Fall colours in New England have been more or less on the top on my bucket list for a very long time. The timing and depth of the colours varies year on year depending on the weather, so nothing is to be taken for granted. I've researched for hours, trying to decide on the optimum time to come. and then to determine which routes give me the best chance of seeing something spectacular.
New England is a region comprising six states in the Northeastern United States: Connecticut, Maine, Massachusetts, New Hampshire, Rhode Island, and Vermont. It was named by English explorer John Smith in 1616, who was one of the founders of the very first English settlement at Jamestown in Virginia. He's probably more famous for (supposedly) being saved by Pocahontas. His name for the area was officially sanctioned in 1620.
The flight to New England from Halifax (over Nova Scotia) is encouraging - and very pretty. There are thousands of lakes surrounded by red tipped trees. But this is going to be a challenge. Let loose in a car all on my own, driving on the right. And the government have shut down in anticipation of my arrival. The budget hasn't been passed as the president is arguing with the Senate. I'm not sure if it will cause me any problems. I had planned to drive through a national forest. I wonder if they will close the roads?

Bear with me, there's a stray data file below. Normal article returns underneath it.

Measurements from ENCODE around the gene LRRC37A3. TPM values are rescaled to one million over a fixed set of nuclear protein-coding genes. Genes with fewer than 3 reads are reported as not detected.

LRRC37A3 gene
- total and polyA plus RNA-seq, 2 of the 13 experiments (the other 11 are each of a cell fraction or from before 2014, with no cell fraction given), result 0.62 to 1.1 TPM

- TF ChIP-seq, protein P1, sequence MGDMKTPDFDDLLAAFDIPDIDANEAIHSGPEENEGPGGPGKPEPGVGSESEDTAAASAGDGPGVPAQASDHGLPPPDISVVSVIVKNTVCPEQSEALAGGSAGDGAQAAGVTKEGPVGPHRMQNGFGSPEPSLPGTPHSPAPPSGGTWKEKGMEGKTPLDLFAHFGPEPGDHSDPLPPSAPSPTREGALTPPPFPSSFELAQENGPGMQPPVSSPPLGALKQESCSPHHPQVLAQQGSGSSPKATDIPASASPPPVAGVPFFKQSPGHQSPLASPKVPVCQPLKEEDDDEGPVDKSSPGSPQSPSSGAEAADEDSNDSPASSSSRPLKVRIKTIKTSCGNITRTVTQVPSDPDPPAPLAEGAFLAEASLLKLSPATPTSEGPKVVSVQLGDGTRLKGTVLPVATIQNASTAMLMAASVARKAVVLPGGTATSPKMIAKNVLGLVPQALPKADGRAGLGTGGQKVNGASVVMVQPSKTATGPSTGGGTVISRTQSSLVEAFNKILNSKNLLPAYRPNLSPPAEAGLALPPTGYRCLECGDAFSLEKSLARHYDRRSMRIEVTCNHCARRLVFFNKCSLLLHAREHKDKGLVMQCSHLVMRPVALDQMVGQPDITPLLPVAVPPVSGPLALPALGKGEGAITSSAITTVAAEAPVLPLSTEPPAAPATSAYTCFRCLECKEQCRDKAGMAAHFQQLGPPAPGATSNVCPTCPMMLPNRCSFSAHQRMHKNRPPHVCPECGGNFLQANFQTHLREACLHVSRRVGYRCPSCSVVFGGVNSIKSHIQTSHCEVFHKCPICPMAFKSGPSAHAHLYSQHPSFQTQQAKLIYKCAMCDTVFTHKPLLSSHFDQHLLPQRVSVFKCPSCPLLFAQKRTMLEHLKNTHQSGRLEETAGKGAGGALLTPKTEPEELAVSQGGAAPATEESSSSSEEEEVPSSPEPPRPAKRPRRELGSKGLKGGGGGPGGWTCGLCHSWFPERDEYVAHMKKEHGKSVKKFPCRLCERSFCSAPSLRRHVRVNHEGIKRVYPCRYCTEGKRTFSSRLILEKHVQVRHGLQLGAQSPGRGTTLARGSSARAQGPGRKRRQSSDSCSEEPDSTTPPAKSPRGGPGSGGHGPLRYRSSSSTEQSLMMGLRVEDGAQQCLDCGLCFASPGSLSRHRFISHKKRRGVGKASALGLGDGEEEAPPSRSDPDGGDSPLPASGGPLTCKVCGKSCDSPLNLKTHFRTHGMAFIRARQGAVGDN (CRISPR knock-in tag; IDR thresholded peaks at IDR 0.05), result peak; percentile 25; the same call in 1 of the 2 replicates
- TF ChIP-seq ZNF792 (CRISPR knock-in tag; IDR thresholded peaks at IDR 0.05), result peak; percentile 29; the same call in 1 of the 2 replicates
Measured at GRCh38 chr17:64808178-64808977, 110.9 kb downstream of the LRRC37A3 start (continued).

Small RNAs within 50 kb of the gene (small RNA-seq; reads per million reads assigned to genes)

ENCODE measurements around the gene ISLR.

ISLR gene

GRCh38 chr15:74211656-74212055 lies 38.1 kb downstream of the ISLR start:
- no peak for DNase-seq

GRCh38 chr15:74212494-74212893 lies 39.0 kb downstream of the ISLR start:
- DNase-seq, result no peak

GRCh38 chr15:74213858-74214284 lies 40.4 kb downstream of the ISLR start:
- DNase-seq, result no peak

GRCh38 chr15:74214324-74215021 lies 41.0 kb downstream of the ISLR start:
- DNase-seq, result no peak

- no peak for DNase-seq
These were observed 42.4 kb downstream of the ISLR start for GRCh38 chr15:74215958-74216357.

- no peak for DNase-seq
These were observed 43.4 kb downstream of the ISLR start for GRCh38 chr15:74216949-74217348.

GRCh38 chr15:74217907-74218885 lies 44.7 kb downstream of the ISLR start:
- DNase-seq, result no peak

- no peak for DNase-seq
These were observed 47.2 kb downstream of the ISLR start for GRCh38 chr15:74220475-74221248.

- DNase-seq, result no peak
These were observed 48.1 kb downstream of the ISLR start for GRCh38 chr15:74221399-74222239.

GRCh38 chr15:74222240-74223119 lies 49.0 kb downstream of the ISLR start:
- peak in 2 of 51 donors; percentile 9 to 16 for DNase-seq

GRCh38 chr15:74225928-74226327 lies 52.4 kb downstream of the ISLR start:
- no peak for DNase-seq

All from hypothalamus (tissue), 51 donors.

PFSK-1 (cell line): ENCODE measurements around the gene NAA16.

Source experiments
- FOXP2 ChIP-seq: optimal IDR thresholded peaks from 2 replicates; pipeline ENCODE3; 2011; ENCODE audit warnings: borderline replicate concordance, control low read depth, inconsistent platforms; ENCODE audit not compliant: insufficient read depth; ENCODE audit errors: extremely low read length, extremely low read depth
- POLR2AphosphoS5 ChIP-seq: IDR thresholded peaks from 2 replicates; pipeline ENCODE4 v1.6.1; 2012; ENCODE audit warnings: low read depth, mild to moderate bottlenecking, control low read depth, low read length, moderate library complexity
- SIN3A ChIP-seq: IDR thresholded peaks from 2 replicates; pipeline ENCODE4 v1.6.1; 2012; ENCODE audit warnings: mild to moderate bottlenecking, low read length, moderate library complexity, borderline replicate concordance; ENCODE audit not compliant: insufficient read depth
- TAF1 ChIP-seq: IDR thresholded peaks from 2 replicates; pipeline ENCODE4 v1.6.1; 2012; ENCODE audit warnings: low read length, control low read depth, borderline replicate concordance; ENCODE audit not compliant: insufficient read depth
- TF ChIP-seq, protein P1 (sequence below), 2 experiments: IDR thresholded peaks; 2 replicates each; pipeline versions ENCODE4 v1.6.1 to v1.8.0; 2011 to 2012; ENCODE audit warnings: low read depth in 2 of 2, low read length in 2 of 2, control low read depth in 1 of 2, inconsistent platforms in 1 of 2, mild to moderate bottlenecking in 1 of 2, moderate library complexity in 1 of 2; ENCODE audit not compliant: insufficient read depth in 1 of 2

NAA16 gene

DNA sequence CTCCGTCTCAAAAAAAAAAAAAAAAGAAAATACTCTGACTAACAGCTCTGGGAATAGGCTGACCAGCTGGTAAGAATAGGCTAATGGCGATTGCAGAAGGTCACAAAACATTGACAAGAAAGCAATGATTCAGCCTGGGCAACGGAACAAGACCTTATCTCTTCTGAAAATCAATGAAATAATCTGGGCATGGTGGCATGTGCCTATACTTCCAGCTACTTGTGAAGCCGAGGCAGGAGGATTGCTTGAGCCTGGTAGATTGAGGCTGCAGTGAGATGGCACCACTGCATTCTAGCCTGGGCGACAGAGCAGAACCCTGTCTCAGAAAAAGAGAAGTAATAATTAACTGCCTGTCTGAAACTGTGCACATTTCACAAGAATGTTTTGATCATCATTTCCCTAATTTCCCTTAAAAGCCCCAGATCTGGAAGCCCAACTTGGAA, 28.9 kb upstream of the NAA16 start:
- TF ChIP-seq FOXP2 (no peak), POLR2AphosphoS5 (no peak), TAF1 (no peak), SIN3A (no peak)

The first hour is horribly hairy. Trying to get out of Logan Airport, Boston, is like being in a Kafka novel. Then there are a whole succession of roundabouts and left turns to challenge me. But I head across Massachusetts to Maine and then New Hampshire and into Vermont and boy, is it worth it. Indian summer has returned and by some extraordinary good luck (and research) I have managed to hit peak fall foliage.
Sunset is painted all along the verges and reflected in the still green water. There are towering walls of colour all through the White Mountain National Forest (and yes the roads are open). It is totally breathtaking, awe inspiring. So, I know what they mean now, when they say it makes your heart sing. I stop the car every five minutes to take photos, so the going is slow - eight hours driving. (I would have driven Tina crackers). My little Nissan isn't exactly the Mustang we had on Route 66, but it is easy to drive, doesn't use much petrol (sorry, gas) and has quite a few gadgets, like the nifty little reversing camera.
Finally, Stowe, a resort in northern Vermont. Stowe is postcard perfect - white clapboard surrounded by flaming colour. It’s overlooked by Mount Mansfield, known for its trails and ski slopes. The winters here are literally eye wateringly cold - average mean temperature is −10.0 °C. Stowe's moniker accordingly, is The Ski Capital of the East. The tiny Vermont Ski and Snowboard Museum, with its lighthouse style tower, exhibits historic ski gear and associated artifacts.
I set off from Stowe, the next day, now relaxed and confident about my driving and then realise that there is a car coming towards me on the same side of the road. Very rapid adjustments are necessary. I follow a road up the mountain to Smugglers Notch Park, past several ski resorts. Dense forest and a narrow mountain pass.